many decades of economically stable and environmentally-friendly
freedom from ad valorem property taxes, the tax status of all Santa
Rosa Island property has been thrown into a state of flux by tax-happy
county commissioners and creative courts.
However, vacant lots on Pensacola Beach enjoy a unique tax status: they are the only property which remains tax-free without any doubt. The reason is that Escambia County moved to attempt taxation only against "improvements" on Pensacola Beach -- that is to say, houses, condos, and commercial buildings. Vacant lots, for the time being, remain free from taxation.
This explains why, for example, the tax "assessed value" for 5 Calle Traviesa is $332,500, but the current real estate taxes are $0.
Of course, the situation could change in the future, depending on the will of Escambia County governing authorities and future court rulings. For now, however, an investment in a Pensacola Beach lot is one of the few "tax sheltered" investments available.
Santa Rosa Island Leasehold Tax Cases
By John Pinzino
Island Realty of Pensacola Beach
Remarks read to assembled beach residents, May 12, 2008
(Reprinted here by courtesy of John Pinzino and Pensacola Beach Blog.)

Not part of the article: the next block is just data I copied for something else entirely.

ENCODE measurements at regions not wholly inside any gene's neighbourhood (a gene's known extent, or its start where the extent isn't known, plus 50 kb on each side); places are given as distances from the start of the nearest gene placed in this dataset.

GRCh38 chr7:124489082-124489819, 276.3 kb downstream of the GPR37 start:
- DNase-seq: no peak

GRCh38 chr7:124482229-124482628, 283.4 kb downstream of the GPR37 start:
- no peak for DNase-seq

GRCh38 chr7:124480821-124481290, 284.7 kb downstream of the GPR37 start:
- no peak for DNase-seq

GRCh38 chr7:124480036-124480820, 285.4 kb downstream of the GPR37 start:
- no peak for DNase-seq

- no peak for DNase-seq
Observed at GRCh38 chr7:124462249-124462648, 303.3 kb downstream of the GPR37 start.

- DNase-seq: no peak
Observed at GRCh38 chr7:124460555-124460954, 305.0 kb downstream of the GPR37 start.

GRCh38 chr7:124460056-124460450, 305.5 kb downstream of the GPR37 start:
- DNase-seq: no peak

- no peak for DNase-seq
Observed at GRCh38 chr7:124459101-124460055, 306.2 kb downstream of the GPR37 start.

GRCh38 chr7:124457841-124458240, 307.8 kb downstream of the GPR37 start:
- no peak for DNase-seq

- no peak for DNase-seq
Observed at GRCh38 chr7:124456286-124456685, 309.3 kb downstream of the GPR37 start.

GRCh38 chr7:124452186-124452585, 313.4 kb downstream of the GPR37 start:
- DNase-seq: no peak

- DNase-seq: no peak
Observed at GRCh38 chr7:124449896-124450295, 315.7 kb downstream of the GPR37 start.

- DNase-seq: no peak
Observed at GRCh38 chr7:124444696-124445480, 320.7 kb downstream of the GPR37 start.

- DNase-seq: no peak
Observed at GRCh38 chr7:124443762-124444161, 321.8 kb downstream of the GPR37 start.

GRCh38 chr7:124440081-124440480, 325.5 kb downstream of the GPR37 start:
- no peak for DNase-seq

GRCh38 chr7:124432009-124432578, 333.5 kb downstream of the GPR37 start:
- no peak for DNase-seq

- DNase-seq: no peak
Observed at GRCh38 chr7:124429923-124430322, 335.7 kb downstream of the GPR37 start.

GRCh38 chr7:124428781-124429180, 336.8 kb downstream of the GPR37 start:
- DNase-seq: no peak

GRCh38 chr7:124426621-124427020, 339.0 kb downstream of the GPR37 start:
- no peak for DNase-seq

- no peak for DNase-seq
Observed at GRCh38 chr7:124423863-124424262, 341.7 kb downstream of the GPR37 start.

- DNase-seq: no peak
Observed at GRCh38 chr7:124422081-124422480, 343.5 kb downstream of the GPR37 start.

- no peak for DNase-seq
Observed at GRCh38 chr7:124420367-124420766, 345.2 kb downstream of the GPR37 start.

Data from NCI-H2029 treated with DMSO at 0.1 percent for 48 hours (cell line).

Most everyone knows that development of Pensacola Beach came about with a promise of no ad valorem taxes. Over time, laws were changed and leaseholds were taxed even though Escambia County owns the land as well as the improvements.
Recent History of Tax-Free Leaseholds
In 1979, the Florida Legislature passed legislation that defined leasehold interest in government owned property as “intangible personal property.” This legislation changed the law to stipulate that a 100 year lease was the same as ownership, but a 99 year lease was not. Many people attribute this change in the law to the threat from Daytona Speedway that it would leave Volusia County if it had to pay taxes on its 99 year lease.
In Escambia County, the former Property Appraiser and Tax Collector disagreed with the language in this statute and continued to tax improvements on Santa Rosa Island as real property. In 1984, a group of leaseholders filed suit. The case known as Bell v. Bryan effectively put an end to ad valorem taxes on Pensacola Beach from 1987 through 2003.
Renewed Efforts to Tax Beach Leaseholds
All that changed in 2004, even though the legislature made no change in the law. [Escambia County] Property Appraiser Chris Jones decided Beach leaseholders were “equitable owners” based on a Santa Rosa County Circuit Court decision involving Navarre Beach. In December of 2004, five law suits were filed against Property Appraiser Jones and Janet Holley, the Tax Collector. A law firm from Tallahassee represents Jones and Holley in all these Escambia County cases, as well as the Santa Rosa County cases.
I am going to update all these cases without going into great detail. There are some references on the agenda that was handed out that will direct you to web sites where you can find additional information and legal documents related to these cases. (Just in case you need some bed time reading.)